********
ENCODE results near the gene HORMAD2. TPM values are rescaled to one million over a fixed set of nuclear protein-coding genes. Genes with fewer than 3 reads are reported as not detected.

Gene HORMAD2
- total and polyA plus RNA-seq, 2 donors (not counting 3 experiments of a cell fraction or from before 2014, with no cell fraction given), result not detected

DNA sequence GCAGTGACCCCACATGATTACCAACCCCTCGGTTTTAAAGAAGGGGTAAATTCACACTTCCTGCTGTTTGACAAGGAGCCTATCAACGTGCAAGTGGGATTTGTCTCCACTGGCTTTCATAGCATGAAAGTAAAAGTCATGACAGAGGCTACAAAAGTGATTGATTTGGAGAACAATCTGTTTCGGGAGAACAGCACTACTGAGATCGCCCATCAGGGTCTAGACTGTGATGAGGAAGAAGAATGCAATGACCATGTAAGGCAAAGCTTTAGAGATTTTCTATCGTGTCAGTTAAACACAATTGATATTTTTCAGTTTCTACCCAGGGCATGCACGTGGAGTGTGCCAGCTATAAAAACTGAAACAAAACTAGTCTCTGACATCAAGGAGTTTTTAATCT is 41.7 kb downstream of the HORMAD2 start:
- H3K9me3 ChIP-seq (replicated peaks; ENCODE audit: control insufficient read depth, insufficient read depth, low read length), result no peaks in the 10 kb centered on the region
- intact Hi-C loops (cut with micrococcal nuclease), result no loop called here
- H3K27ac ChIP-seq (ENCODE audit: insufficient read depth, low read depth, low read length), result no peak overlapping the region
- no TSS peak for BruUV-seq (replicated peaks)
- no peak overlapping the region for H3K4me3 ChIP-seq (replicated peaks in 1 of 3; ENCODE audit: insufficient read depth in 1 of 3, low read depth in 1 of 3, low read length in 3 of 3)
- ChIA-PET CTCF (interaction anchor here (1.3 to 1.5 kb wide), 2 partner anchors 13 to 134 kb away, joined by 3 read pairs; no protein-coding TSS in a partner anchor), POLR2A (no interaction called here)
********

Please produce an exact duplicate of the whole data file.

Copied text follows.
ENCODE results near the gene HORMAD2. TPM values are rescaled to one million over a fixed set of nuclear protein-coding genes. Genes with fewer than 3 reads are reported as not detected.

Gene HORMAD2
- total and polyA plus RNA-seq, 2 donors (not counting 3 experiments of a cell fraction or from before 2014, with no cell fraction given), result not detected

DNA sequence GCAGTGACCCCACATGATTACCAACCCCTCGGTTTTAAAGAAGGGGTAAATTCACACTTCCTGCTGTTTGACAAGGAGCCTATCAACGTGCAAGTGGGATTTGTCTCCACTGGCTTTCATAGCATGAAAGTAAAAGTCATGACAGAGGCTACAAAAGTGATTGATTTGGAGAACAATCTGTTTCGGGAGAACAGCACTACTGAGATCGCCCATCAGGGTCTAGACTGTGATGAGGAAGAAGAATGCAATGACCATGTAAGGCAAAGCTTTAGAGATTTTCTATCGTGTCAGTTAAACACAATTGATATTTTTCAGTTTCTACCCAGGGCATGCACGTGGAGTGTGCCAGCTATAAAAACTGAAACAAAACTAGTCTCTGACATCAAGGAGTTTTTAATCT is 41.7 kb downstream of the HORMAD2 start:
- H3K9me3 ChIP-seq (replicated peaks; ENCODE audit: control insufficient read depth, insufficient read depth, low read length), result no peaks in the 10 kb centered on the region
- intact Hi-C loops (cut with micrococcal nuclease), result no loop called here
- H3K27ac ChIP-seq (ENCODE audit: insufficient read depth, low read depth, low read length), result no peak overlapping the region
- no TSS peak for BruUV-seq (replicated peaks)
- no peak overlapping the region for H3K4me3 ChIP-seq (replicated peaks in 1 of 3; ENCODE audit: insufficient read depth in 1 of 3, low read depth in 1 of 3, low read length in 3 of 3)
- ChIA-PET CTCF (interaction anchor here (1.3 to 1.5 kb wide), 2 partner anchors 13 to 134 kb away, joined by 3 read pairs; no protein-coding TSS in a partner anchor), POLR2A (no interaction called here)